Solomons parliament elects new PM

The Solomon Islands' parliament has elected a new prime minister to replace Snyder Rini, whose election last month sparked rioting and his resignation after six days.

    Manasseh Sogavare had been prime minister from 2000-2001

    Manasseh Sogavare, 

    who was prime minister between 2000 and 2001, defeated Fred Fono by 28 votes to 22 in a secret parliamentary ballot on Thursday, a government spokesman said.

    Sogavare came in third behind Rini and Job Tausinga in national elections in April, but his supporters backed Rini in the second round, helping Rini to overtake Tausinga to land the post of prime minister.

    Sogavare was named commercial minister in Rini's short-lived cabinet but, after being promised the premiership if he defected, was one of several ministers who crossed over to the opposition camp, precipitating Rini's resignation.

    Cheers

    His election was greeted by a cheering crowd of around 300 people outside parliament in the South Pacific nation's capital, Honiara, amid tight security by foreign troops and police.

    The newly elected prime minister urged the crowd to celebrate his election peacefully.

    Sogavare won in a secret
    parliamentary ballot

    "The parliament has made a decision for change. This is an important change that people in the Solomons have been looking forward to," he said.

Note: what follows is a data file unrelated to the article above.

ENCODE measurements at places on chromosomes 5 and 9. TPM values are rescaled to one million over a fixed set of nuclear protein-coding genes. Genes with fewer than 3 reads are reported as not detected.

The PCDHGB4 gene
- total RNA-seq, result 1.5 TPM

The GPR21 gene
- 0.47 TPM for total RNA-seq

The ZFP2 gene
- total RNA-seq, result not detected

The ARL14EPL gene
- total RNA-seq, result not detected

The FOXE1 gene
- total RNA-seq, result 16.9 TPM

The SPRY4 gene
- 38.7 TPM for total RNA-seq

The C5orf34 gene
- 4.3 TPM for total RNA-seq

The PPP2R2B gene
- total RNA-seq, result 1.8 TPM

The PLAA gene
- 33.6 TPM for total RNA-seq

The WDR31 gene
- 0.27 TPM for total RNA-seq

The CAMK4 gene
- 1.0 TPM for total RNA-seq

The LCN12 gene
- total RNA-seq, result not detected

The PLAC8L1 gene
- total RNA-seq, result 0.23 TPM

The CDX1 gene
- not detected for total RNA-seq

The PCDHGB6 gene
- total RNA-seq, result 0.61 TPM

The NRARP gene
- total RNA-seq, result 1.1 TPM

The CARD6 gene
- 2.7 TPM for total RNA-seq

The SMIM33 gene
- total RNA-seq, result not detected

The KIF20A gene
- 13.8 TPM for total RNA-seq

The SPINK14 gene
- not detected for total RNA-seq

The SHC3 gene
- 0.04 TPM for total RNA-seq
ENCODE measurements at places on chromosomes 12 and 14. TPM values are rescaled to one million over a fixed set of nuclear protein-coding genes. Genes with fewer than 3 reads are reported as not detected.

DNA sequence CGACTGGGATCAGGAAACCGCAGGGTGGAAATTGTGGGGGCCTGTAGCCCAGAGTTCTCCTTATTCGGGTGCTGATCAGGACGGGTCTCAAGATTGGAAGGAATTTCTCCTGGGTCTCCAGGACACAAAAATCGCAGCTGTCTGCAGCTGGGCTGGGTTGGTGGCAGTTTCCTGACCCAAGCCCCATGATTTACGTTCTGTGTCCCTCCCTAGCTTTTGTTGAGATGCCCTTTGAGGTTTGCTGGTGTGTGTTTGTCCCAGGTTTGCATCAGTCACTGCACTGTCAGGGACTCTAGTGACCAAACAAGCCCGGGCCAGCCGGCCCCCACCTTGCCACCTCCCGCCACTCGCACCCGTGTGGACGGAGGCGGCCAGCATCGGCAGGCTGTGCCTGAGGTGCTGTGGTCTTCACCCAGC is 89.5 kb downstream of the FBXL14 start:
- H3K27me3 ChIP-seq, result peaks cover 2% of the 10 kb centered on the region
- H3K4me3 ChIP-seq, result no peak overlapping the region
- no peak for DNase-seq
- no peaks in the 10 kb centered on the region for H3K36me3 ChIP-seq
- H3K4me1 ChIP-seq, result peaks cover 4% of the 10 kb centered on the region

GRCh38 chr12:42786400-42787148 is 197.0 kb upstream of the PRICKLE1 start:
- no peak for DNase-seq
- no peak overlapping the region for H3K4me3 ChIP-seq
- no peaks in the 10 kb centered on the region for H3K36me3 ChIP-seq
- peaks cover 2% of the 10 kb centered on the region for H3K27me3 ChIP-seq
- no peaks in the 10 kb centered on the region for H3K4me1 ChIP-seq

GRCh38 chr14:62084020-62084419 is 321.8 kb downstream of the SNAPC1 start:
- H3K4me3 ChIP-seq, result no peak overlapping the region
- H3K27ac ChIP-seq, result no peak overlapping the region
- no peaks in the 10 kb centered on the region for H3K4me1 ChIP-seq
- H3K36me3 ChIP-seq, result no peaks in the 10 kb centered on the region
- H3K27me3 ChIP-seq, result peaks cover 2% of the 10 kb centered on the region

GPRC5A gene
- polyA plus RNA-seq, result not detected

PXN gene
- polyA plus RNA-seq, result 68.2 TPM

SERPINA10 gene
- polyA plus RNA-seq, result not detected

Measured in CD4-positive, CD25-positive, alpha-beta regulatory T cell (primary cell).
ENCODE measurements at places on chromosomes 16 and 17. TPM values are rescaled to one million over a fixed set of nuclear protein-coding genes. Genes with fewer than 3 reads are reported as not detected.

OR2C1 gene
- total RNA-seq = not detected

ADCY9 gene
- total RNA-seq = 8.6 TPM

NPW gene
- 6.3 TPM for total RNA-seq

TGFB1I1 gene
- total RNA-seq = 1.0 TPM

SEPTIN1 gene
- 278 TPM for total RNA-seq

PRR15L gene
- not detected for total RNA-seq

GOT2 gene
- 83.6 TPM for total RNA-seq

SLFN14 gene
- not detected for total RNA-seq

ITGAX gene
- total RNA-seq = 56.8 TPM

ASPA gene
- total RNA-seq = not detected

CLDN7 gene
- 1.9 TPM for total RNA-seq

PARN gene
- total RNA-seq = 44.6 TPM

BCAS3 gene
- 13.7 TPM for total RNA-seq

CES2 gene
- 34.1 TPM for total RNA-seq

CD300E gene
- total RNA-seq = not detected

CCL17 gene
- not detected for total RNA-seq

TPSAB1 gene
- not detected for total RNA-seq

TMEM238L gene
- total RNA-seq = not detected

Nearly 400 troops and 120 police officers from Australia, New Zealand, Fiji, Tonga and Papua New Guinea were sent to Honiara to help quell protests over Rini's election on April 18, which spiralled into two days of violent rioting and looting.

    The tiny Chinese business population in Honiara was targeted and most of the city's Chinatown was destroyed because of rumours that aid money from Taiwan was used to help elect Rini and that his government was heavily influenced by local Chinese businessmen.

    Two politicians opposed to Rini have been charged in relation to the riots and remanded in custody, but both were allowed to vote from their cells in the latest leadership ballot.

    Voters ousted half the parliament in the election, which was dominated by corruption. Seven ministers in the last government faced graft charges.

    The Solomons, a nation of 992 islands spread over 1.35 million square km and once a British protectorate known as "The Happy Isles", was on the brink of collapse in 2003 because of ethnic fighting, prompting Australia to lead a multinational peacekeeping force to restore peace.

    SOURCE: Agencies


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